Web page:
How to Be More Aggressive in Soccer (While Staying in Control)

Being assertive and aggressive in soccer isn’t just about playing hard but being proactive in your play, playing on the front foot, and not conceding an inch to your opponents.

Stepping onto the pitch with this mindset every match will let the opposition know that you mean business and that they’ll have to be at their very best to stand a chance of victory.

There’s a fine balance to strike, however, between being proactive in your play and keeping calm and in control while out on the pitch.

While Wayne Rooney, for instance, was praised for his positive and aggressive soccer play, he was also in his early days often criticised for letting his emotions boil over.

Because of this, he got needlessly cautioned or even sent off.

But there are lots of things you can do to be more aggressive in soccer while still staying in control and not losing your edge.

A lot of it boils down to your commitment to the cause, competitiveness, confidence, conditioning, and the control you have over your emotions and actions.

Let's take a look at how you can be more aggressive in soccer while staying in control!

Soccer player showing off his skills during practice

How to Be More Aggressive in Soccer (While Staying in Control)

While much of how you play is determined by the mindset in which you approach each match and training session, lots of other things can help make you more aggressive and assertive out on the pitch.

Besides the mental sides of things, you can also condition both your body and behaviour for battle through preparation and practise on the training ground.

In addition to this, learning how and when to tackle will increase your confidence as well as your sense of control over your body and emotions.

Here are some different things to work on if you want to play aggressive soccer:

Mentality and Mindset

While some players are naturally more aggressive than others, an indomitable will to win and competitiveness can be developed with time and training.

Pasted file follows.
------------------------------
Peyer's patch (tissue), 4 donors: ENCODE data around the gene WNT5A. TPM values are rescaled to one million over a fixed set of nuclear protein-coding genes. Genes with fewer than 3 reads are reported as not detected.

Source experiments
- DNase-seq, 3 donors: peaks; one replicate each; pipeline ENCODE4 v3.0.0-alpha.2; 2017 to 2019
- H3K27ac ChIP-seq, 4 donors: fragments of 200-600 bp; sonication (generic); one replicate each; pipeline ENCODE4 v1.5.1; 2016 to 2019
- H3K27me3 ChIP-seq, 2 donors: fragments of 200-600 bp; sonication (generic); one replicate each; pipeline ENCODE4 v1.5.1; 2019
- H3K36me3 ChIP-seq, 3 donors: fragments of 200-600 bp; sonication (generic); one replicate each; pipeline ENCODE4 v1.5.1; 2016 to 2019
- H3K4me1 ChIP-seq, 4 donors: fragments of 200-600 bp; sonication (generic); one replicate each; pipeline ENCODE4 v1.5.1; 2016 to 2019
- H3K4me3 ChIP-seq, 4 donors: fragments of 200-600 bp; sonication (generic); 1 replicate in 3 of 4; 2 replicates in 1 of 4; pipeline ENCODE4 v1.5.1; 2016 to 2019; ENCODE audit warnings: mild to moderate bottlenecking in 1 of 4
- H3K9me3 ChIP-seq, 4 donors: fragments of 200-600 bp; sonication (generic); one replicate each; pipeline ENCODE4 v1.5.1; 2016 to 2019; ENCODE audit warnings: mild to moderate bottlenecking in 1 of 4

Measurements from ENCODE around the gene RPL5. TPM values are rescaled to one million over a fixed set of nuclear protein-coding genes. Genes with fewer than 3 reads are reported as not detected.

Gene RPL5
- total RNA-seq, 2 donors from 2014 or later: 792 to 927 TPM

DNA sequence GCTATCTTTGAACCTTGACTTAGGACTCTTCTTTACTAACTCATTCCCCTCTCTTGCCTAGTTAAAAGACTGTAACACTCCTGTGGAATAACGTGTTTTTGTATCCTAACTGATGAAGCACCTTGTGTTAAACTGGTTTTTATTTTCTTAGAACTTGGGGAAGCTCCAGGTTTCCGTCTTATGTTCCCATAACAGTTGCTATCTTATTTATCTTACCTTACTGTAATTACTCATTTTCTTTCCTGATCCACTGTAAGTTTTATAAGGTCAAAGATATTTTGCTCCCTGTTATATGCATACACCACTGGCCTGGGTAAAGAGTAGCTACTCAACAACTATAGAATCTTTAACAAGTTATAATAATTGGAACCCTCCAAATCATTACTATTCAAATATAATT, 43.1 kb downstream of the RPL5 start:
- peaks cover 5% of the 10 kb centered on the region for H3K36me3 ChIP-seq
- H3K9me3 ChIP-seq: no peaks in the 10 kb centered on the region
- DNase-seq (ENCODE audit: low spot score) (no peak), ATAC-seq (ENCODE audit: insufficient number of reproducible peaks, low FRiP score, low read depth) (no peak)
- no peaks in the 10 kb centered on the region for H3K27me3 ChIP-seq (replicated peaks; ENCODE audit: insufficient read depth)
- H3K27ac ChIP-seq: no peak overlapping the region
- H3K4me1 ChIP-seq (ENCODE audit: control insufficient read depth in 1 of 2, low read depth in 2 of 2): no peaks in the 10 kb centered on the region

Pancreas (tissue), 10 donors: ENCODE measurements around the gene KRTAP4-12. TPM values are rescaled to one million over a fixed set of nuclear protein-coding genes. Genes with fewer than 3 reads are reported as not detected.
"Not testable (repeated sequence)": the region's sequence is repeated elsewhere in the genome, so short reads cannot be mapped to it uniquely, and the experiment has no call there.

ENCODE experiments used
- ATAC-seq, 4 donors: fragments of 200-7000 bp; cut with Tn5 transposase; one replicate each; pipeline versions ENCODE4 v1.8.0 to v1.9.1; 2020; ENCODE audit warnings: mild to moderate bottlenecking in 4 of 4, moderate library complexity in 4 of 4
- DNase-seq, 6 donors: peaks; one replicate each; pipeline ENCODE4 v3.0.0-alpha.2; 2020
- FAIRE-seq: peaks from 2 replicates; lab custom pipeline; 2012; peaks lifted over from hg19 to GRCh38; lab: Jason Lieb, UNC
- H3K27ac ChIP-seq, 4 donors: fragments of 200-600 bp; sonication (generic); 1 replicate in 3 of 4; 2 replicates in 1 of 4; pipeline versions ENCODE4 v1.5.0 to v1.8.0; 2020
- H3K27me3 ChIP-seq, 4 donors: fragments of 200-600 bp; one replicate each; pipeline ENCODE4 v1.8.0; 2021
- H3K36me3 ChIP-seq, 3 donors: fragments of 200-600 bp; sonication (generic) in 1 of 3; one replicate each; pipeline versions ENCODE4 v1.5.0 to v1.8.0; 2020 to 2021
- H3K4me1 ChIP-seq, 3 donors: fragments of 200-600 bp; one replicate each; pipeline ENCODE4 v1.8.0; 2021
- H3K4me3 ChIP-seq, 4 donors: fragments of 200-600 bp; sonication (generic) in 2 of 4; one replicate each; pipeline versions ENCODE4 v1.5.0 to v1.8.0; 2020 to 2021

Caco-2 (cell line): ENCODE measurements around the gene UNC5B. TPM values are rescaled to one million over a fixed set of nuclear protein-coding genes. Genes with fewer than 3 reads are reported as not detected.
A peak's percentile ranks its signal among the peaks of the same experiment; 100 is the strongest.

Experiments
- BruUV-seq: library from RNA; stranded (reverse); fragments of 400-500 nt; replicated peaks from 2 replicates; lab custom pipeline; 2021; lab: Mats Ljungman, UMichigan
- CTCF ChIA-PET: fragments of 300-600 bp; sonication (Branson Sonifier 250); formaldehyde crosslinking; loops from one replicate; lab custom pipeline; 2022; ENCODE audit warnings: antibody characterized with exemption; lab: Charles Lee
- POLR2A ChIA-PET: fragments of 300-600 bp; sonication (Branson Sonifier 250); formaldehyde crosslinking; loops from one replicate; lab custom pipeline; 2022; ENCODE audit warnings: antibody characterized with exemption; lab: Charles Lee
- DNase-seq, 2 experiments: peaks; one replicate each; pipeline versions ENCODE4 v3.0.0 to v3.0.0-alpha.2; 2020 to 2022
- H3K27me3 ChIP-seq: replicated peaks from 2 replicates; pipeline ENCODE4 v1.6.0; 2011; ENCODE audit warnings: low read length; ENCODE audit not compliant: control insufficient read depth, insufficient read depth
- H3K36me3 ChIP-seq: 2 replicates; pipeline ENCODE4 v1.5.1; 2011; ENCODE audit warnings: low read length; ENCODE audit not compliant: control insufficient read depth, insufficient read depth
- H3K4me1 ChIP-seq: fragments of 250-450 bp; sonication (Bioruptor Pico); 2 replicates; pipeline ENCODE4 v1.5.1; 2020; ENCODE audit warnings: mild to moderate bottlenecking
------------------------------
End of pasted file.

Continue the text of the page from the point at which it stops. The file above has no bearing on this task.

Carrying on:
Much of this comes down to your mentality with how you approach every training session and match.

By determining beforehand that you’ll be the first to every ball and will win every challenge, you develop a positive and proactive mindset that’ll set you up for success.

This is easier said than done, however, and needs to be backed up and acted upon in each training session without fail.

Condition Your Behaviour

By playing aggressively and assertively in each practice session, you’ll ensure that your performances are equally proactive and positive when it comes to matches.

While it’s all well and good saying that you'll fight and compete for every ball, you can condition yourself to do so by simply playing hard in each training session.

Over time, this way of playing will almost become second nature which will not only help you be more aggressive but also help you retain greater control of your emotions.

For this style of play to work, you need to know how to tackle well and challenge your opponents for the ball.

Soccer player slide tackling the opponent for the ball

Learn How to Tackle

A large part of playing aggressive soccer is competing with your opponents and challenging them for the ball.

So, you need to know how to tackle and use your body without putting yourself or the opposition in harm's way.

This means that you need to spend time not only learning how to slide tackle and shoulder barge but also how to challenge for headers and use your body to win and protect the ball.

Learning how to tackle safely but aggressively is important.

Equally, knowing when to engage your opponents and when to drop off and retain your position are key.

Develop an Understanding of the Game

The more you play and practice soccer, the more you’ll develop a greater understanding of the beautiful game.

While playing aggressive soccer has many benefits, it’s just as important to know when to sit back and allow the opposition to play in front of you.